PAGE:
Write down the first thing/scene that comes to your mind when you think of hell.



Why do you suppose that this is what first comes to mind?


How much does the reality of an eternal hell grip you, or does it even affect your life-style here and now in the least bit, and why?


“Hades” is the region of departed spirits of the lost (but including the dead believers in periods preceding the ascension of Christ into heaven.  Hades never denotes the grave, nor is it the per­manent region of the lost.  In point of time, it is for such, intermediate between decease and the doom of Gehenna.  (In 1 Cor. 15:55, the most authentic manuscripts have the Greek word “thanatos”, meaning “death”, in the second part of the verse, instead of the Greek word “Hades”, which the King James version (AV) wrongly renders as “grave”, which is the Greek word “mnemelon”, “mnema”, or “taphos”.).


Lk. 16:19-31        Give a description of what Hades is like (Lk. 16:23-26).



Matt. 11:20, 23    Why will the people of Capernaum descend to Hades?


Matt. 16:18           What won’t the powers of Hades overpower?


[“gates” – is the entrance into the realm of the dead.  “gates of Hades” refers to physical death.  Here, it refers to Jesus’ physical death/crucifixion (Matt. 16:21).  “shall not overpower it” – Christ’s death would not stop the formation of the Church (which began at Pentecost) due to His resurrection (Matt. 16:21) – Wycliffe Bible Commentary, p. 959; The Bible Knowledge Commentary, New Testament, p. 57.  Greek “Petros” (“Peter”) is a stone that might be thrown or easily moved, or a detached stone or boulder.  Greek “petra” (“rock”) denotes a mass of rock.  Jesus is the rock upon which His church is built (1 Cor. 3:11; 10:4) – Vine’s, An Expository Dictionary of Biblical Words, p. 974.].


Acts 2:29-31        To where was Christ not abandoned?


Rev. 1:17-18        Who has the keys of (i.e., control or authority over) death and Hades?


Rev. 20:13, 14      What did Hades give up?                                   And where was Hades thrown?



“Sheol” is the Hebrew term for “Hades” (having the same meaning).


Num. 16:30-33     What happened to those who spurned the Lord?


Psa. 9:17               Where will all the nations that forget God go?


Psa. 16:10             Where does David say that his soul won’t be abandoned?


[“Sheol” – the netherworld of departed spirits].


Psa. 139:8             What does this tell us about one of the attributes of God, and how is it implied?


Prov. 15:24           From what do the wise keep away?


[“Sheol”, here, refers to premature death.].


“Gehenna” (Valley of Tophet) is identical in meaning with “lake of fire”; it is the place where judgment for the consequences of sin is paid with unquenching fire and torment for eternity; it is the Valley of Hinnom running west and south of Jerusalem and was a garbage dump in Jesus’ time.  We are to understand Jesus’ words somewhat figuratively when He refers to “Gehenna” as Hell”.  Carcasses of dead animals, along with every other kind of refuse, were thrown on this garbage dump and burned.  The perpetual burning, the acrid smoke, the stench of decaying flesh, the carcasses crawling with maggots combine to form as repulsive a picture as one can imagine.  Jesus seems to have summoned the most fearful images He could to represent hell – Stanley Baldwin’s What Did Jesus Say About That?, pp. 138, 139.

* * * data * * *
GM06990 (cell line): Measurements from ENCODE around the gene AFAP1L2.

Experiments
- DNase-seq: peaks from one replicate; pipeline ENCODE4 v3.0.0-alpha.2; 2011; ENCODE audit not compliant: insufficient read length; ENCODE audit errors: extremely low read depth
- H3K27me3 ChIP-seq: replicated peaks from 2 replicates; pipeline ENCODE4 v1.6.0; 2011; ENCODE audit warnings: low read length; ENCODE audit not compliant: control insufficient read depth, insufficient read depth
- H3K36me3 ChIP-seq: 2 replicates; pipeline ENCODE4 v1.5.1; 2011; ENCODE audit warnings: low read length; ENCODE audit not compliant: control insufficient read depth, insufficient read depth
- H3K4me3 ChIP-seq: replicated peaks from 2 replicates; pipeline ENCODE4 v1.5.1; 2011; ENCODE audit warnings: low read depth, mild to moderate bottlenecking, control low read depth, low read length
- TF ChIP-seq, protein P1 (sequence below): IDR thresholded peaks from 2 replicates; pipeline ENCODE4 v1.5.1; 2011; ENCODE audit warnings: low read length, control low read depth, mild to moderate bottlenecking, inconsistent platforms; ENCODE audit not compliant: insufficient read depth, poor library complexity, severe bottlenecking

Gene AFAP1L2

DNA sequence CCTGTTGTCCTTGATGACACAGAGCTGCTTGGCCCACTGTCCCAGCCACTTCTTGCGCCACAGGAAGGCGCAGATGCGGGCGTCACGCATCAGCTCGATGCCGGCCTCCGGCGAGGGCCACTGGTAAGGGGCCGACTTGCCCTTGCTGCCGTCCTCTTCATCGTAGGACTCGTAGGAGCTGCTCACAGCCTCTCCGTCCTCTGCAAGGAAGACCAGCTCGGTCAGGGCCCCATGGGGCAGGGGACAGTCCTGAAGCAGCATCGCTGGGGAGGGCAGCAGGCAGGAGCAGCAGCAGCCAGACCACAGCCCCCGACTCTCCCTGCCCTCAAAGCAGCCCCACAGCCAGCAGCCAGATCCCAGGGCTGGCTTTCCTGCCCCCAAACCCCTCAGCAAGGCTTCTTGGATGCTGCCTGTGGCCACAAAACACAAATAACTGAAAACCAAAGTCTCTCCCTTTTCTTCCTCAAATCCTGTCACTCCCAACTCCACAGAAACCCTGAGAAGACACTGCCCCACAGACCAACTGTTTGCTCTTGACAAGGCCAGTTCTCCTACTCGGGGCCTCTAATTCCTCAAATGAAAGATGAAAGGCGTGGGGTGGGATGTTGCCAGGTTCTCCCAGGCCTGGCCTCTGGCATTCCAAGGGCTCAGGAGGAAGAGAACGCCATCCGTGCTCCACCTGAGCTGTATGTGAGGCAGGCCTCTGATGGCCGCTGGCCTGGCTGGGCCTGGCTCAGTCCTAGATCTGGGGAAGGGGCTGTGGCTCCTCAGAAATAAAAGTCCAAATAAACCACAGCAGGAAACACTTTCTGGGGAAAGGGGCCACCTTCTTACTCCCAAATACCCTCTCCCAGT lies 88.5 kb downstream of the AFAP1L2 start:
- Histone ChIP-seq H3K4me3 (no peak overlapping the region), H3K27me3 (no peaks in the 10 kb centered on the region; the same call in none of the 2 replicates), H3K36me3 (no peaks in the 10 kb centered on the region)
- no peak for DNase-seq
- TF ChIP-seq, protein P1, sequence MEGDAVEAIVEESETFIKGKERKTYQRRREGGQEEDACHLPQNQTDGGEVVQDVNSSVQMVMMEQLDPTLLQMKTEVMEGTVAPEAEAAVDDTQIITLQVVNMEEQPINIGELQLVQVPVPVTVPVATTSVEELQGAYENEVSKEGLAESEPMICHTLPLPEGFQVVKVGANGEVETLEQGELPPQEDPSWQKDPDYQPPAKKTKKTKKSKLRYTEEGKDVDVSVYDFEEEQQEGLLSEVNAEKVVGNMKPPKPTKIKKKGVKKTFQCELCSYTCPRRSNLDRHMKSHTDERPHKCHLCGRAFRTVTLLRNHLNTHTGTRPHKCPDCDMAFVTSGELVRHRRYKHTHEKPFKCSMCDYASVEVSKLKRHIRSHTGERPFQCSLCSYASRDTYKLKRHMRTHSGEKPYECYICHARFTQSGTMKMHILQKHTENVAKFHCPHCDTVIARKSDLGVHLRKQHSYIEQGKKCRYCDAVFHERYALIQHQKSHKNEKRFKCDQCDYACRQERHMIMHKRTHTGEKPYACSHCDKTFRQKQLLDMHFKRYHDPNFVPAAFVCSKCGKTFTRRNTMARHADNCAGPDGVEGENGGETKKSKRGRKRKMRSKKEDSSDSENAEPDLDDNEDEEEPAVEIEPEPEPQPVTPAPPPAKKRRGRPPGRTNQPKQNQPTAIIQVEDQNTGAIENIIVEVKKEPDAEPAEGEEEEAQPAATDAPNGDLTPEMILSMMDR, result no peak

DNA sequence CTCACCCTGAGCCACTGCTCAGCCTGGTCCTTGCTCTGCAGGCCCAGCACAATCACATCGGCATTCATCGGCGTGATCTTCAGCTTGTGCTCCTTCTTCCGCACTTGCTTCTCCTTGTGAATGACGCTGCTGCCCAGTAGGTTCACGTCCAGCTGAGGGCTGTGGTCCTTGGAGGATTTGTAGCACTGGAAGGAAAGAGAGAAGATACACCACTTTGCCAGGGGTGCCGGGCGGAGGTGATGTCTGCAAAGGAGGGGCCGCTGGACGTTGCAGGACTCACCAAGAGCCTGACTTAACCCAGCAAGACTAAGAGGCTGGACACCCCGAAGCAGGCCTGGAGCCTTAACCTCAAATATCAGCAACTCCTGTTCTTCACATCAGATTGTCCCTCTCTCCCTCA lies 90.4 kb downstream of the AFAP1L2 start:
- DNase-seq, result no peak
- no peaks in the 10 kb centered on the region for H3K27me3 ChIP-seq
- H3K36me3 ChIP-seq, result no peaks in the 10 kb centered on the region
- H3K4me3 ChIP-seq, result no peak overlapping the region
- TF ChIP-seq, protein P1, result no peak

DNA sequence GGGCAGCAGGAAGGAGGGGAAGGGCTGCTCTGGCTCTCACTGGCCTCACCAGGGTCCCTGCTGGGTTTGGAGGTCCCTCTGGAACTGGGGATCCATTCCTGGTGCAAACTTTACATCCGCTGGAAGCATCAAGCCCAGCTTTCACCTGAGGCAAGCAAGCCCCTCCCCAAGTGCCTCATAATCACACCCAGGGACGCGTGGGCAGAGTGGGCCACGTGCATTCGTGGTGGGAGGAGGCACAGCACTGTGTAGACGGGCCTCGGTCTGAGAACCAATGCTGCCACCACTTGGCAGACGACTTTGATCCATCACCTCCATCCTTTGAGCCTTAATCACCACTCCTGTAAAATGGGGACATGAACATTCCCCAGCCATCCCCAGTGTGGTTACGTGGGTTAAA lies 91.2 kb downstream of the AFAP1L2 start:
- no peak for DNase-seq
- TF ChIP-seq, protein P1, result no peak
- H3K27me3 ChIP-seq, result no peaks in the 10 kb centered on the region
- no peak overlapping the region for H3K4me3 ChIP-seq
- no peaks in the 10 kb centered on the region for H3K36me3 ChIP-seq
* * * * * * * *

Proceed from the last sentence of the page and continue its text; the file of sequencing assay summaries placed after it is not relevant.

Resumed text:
Matt. 10:28; Lk. 12:5         Who are we to fear?


[“Apollumi” is the Greek word for “destroy”, meaning “loss of well-being or ruin, as it does in Matt. 9:17.  It does not mean annihilation.].


Matt. 5:22             How serious is it to call a brother (fellow Jewish believer) a fool (out of a hateful attitude)?


Matt. 23:29, 33    What is the sentence for hypocritical religious leaders (not Christians)?


Matt. 5:29-30; 18:8-9        Though speaking somewhat figuratively, how serious is it to control or discipline the members of your body?


Jas. 3:6                  To what is our tongue compared and what is its source?


[“Fire”, here, is symbolic for a powerful force, in this case, for evil; “hell”, here, is a metonymy for Satan or demons, Eph. 2:2; 2 Tim. 2:26.].


“Tartarus” is the place where those angels are confined, whose special sin is referred to here.


2 Pet. 2:4               Why did God cast these angels into hell?


[Possibly because of what they did in Gen. 6:1-4, where the “sons of God” refers to either demon-possessed humans or, more likely, demons who took on the form of a human body, as angels do in Gen. 18:2, 16, 22; 19:1-3 – The Bible Knowledge Commentary, Old Testament, p. 36; New Testament, p. 870.].


Terms descriptive of hell:


Matt. 7:13             What does it say about the road that leads to destruction?


Matt. 13:41-42       What is it like where the lawless will be cast?


Matt. 25:34-46     Who will be in the eternal fire?


2 Thes. 1:6-10        Who will pay the penalty of eternal destruction?


2 Pet. 2:1, 17         For whom has the black darkness been reserved?


List any observations about terms descriptive of hell:


Rev. 2:11


Rev. 19:20


Rev. 20:6


Rev. 20:10; 14:10-11


Rev. 20:14


Rev. 21:8




How has studying the passages affected your attitude about life here and now?


About witnessing (sharing the gospel of Jesus Christ with others)?

Are you more motivated?


About your gratefulness to God and Christ’s dying for all your sins, so you’d be forgiven?


About your living and dedicating your life for His service?


About the reality of God’s holiness, righteousness, and justice?


About anything else?


Let us know what you think.